Youth activists appeal ruling that they can't sue government over climate change

Youth activists appeal ruling that they can't sue government over climate change
© Stefani Reynolds

Attorneys for 21 youth climate activists are filing an appeal after a judge ruled they cannot sue the federal government for failure to act on climate change.

The activists sought a court order to force the government to phase out the use of fossil fuels, but a panel of three judges in January ruled such a decision was beyond the reach of the judicial branch. 

Lawyers are now petitioning for a ruling from all 11 judges in the 9th Circuit, arguing that reversing an earlier district court decision fails to ensure the youth activists' right to a trial. 

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“In overturning the district court, the majority fundamentally changed the way our branches of our government operate, placing the president and Congress beyond the reach of judicial oversight. If this opinion stands, there will be no more constitutional checks and balances on government conduct,” Philip Gregory, a co-counsel for the youth plaintiffs, argued.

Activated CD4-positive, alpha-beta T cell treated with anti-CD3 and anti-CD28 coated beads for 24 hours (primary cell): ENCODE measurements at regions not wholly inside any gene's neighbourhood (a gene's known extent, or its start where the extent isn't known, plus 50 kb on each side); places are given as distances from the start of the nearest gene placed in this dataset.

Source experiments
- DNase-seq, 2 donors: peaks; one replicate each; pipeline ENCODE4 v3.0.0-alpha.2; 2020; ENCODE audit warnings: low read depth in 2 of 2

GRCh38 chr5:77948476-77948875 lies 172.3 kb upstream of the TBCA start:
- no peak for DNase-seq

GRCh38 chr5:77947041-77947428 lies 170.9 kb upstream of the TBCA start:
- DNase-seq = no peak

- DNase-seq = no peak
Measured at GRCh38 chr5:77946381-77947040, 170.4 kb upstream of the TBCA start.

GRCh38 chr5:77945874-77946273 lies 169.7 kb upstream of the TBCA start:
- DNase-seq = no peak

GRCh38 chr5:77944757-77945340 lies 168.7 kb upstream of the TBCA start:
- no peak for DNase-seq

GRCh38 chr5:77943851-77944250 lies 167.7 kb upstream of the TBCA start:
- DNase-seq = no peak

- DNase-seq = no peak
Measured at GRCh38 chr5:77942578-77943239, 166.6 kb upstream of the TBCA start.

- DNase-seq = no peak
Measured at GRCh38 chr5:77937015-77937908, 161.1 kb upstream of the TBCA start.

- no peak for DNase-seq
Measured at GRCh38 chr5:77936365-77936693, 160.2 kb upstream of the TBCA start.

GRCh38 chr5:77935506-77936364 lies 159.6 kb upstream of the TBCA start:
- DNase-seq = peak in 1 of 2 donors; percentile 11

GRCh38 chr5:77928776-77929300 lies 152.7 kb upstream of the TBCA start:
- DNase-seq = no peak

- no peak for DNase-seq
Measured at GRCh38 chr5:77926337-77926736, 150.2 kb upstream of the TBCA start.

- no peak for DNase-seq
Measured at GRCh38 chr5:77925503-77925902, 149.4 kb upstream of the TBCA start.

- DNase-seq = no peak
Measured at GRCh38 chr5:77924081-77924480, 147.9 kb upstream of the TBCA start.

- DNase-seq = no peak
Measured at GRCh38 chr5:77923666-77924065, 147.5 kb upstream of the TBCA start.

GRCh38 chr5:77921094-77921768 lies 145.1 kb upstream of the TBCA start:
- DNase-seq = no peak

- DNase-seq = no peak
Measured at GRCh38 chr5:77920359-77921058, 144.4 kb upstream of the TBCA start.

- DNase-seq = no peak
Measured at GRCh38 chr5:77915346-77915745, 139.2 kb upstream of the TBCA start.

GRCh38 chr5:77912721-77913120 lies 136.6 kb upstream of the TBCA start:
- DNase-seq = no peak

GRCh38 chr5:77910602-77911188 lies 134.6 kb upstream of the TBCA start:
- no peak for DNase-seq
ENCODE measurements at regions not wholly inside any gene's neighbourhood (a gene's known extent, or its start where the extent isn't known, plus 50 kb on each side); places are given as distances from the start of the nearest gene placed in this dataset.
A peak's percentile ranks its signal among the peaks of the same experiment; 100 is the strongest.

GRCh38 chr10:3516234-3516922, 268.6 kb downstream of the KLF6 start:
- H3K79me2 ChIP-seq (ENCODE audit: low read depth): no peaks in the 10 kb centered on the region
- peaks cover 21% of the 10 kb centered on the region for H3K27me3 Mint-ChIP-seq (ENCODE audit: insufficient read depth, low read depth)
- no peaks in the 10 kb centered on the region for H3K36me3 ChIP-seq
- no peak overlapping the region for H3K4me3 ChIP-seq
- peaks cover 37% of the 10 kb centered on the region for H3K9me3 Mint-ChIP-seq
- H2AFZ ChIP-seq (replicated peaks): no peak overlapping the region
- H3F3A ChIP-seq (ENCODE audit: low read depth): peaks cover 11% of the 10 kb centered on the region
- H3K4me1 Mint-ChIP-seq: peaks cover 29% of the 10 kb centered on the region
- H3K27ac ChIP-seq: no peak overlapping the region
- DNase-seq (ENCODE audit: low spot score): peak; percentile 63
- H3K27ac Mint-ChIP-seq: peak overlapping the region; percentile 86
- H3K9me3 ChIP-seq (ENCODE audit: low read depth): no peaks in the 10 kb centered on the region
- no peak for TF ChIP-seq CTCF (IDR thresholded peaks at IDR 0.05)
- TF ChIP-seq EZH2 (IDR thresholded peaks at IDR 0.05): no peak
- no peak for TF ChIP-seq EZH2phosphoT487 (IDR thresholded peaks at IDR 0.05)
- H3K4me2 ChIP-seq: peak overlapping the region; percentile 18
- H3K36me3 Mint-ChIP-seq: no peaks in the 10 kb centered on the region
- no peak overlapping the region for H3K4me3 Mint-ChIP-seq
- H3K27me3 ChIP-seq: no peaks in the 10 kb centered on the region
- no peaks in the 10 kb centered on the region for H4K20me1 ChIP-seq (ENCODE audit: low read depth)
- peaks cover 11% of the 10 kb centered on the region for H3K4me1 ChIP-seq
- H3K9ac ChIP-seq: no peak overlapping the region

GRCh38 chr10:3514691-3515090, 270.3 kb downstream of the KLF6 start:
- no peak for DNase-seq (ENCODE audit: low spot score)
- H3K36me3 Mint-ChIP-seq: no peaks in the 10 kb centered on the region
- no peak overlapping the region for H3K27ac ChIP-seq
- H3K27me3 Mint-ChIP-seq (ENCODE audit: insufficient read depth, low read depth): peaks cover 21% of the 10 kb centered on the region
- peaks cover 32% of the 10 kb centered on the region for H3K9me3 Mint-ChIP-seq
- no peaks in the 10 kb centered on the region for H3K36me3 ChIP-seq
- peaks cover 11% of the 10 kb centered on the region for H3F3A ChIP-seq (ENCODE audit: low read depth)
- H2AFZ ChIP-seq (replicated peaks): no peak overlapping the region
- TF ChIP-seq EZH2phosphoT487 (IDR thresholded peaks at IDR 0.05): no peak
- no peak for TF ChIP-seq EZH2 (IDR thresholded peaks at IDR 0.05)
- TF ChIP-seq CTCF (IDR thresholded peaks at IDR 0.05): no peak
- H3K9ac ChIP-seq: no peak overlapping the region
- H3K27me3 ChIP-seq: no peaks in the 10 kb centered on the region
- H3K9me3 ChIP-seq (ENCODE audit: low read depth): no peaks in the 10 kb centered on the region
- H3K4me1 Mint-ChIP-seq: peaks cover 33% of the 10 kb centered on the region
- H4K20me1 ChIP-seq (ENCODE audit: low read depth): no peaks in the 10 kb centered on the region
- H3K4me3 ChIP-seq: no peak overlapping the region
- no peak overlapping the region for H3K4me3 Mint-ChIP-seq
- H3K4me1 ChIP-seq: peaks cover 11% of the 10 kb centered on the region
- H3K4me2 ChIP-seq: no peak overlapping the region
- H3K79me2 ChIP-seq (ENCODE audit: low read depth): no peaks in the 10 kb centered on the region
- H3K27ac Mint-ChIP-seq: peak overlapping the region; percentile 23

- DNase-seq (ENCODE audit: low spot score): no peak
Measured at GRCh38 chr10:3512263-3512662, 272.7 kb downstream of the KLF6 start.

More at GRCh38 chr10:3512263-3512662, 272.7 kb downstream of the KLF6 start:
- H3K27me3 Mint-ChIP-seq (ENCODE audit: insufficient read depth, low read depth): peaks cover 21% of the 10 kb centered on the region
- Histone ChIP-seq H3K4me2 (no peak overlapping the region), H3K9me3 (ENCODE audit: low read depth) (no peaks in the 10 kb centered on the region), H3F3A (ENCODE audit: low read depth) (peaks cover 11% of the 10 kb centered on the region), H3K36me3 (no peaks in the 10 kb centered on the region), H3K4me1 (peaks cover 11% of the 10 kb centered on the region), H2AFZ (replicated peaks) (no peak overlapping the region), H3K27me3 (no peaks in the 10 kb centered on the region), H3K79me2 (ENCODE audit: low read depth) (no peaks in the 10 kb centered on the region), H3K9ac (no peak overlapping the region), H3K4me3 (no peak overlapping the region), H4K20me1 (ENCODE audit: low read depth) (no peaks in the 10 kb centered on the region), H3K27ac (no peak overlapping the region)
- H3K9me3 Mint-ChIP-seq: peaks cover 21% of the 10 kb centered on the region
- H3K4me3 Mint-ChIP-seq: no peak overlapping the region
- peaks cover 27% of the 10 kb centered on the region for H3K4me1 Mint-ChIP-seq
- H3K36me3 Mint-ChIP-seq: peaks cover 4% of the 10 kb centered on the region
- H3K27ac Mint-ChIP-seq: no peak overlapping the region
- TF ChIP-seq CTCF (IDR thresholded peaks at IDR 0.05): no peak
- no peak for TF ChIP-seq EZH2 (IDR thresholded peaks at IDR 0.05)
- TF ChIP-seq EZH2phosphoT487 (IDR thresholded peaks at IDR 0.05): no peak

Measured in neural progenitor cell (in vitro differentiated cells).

In August, two of the three judges said they did not have the power to push the government to address climate change. 

"Reluctantly, we conclude that such relief is beyond our constitutional power," 9th Circuit Court of Appeals Judge Andrew Hurwitz wrote for the majority. "Rather, the plaintiffs' impressive case for redress must be presented to the political branches of government."

But the decision from the court's majority sparked a powerful dissent from Judge Josephine Staton, who said the climate change issues raised in the suit were within the court’s authority to redress, and warned that “waiting is not an option.”

"If plaintiffs' fears, backed by the government's own studies, prove true, history will not judge us kindly," Staton wrote. "When the seas envelop our coastal cities, fires and droughts haunt our interiors, and storms ravage everything between, those remaining will ask: Why did so many do so little?"

The case, Juliana v. United States, has been circulating through the court system since 2015.